The choice drum that steel-pans are made from is the empty 55 gallon oil drum. Once the drum is in hand the first phase is to stretch the top of the drum by sinking it into a concave shape inward. This gives more room so that notes can be placed easily. It also contributes to the sound. The depth of sinking varies to the dype of steel-pan. Lower sounding steel-pans will be more shallow than high sounding ones.
Below: Picture depicts the initial drum used to create a steel-pan.
Based on the type of steel-pan the drum would be cut at this point, there is no cutting with the Bass pans other than the Tenor Bass. The length of the skirt impacts the acoustics of the steel-pan. After this the metal is tempered through rapid heating over an open fire and cooling of the drum. This enables the drum to hold a tuned note longer.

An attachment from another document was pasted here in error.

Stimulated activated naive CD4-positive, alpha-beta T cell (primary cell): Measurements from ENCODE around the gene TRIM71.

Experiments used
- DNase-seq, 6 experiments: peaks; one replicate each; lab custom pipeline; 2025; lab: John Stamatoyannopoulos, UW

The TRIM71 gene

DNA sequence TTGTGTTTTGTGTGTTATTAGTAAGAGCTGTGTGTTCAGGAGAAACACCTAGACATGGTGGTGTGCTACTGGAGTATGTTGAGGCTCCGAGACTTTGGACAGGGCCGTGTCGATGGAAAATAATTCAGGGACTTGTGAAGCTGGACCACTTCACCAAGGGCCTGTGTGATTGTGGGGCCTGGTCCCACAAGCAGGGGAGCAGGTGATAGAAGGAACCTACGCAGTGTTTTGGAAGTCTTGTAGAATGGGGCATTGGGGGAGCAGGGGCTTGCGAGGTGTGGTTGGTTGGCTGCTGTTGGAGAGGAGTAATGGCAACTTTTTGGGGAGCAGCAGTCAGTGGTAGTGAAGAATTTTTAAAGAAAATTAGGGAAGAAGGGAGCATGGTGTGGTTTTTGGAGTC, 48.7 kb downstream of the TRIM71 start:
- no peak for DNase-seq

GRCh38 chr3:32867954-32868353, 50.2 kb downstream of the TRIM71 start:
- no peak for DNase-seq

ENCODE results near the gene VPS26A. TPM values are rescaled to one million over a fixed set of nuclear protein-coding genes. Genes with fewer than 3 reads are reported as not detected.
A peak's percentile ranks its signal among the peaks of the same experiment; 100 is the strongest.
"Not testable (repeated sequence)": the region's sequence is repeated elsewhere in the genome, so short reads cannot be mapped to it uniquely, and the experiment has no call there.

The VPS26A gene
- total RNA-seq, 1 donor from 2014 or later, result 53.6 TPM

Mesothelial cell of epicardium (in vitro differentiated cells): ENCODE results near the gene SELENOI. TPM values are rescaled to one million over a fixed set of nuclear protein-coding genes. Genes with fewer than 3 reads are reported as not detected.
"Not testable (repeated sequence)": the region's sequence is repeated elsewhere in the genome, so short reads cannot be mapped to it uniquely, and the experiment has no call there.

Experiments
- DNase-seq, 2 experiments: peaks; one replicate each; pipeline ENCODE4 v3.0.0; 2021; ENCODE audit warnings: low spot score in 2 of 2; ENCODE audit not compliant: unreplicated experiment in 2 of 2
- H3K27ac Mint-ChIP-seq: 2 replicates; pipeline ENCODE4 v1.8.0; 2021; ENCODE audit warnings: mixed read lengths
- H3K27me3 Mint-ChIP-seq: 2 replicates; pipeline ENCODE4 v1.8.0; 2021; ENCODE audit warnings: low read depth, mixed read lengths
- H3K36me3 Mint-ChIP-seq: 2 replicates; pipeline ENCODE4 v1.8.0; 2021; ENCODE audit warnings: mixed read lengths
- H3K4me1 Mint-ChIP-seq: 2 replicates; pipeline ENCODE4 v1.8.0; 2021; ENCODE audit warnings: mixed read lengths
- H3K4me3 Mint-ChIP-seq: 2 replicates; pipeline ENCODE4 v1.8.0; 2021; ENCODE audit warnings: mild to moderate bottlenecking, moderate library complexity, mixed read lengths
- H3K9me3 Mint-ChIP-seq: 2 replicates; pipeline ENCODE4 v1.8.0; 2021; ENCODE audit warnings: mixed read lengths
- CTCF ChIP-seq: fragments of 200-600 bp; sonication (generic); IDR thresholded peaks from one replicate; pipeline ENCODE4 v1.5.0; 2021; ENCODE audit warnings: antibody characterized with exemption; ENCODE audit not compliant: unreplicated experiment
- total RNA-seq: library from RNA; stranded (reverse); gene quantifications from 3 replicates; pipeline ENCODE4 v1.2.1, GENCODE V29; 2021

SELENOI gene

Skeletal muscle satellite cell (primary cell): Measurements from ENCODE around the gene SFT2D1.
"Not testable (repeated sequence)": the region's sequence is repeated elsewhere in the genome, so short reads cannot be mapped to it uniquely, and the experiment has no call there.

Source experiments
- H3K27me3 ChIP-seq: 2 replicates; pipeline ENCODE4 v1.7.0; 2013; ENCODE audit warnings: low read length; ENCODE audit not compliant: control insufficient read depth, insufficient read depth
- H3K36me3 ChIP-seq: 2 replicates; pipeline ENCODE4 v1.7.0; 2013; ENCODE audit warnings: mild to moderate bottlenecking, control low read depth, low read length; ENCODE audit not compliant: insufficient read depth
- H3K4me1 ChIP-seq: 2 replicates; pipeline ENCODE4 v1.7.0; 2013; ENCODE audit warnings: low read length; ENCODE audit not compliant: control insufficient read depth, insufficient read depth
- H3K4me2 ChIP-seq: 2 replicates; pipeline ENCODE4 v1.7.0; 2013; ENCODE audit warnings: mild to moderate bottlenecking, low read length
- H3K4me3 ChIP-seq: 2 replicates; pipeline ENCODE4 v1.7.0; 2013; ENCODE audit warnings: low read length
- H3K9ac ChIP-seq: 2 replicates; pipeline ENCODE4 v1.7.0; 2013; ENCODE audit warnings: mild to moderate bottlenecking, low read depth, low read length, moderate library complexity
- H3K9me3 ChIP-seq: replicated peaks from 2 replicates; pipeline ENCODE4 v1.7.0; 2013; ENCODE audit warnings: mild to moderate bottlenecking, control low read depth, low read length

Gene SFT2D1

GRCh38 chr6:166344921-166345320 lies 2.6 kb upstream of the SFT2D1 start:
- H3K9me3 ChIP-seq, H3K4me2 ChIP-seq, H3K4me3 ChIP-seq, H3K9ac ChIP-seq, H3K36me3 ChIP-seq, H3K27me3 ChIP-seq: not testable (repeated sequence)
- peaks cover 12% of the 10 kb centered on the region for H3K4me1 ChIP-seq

Below: Picture depicts a steelpan after it has been cut and burnt.
The template of the steel-pan is then marked using cut out shapes of the final note. It is drawn out in pencil or chalk as a guideline for the grooving. The space between the notes are flattened out using special hammers. Indentations are made on the outline of each noteto prevent the sound from notes blending with each other. This makes up the grooving of the steel-pan. After grooving, the area between notes are flattened again to remove unevenness.
Below: Picture depicts the marking of the noted before it is shaped and grooved.
After burning, the drum is tuned for a first time. this gets the notes sounding as close to where they should be as possible. After the initial tuning, the steel-pan is sent to be chromed to protect it from rusting. Other types of finishings can be applied as well, based on the visual needs. After this the steel-pan is tuned for a final time and blended. Preceeding this step, the steel-pan is ready to be sold.
Below: Picture depicts the steel-pan being final tuned and blended.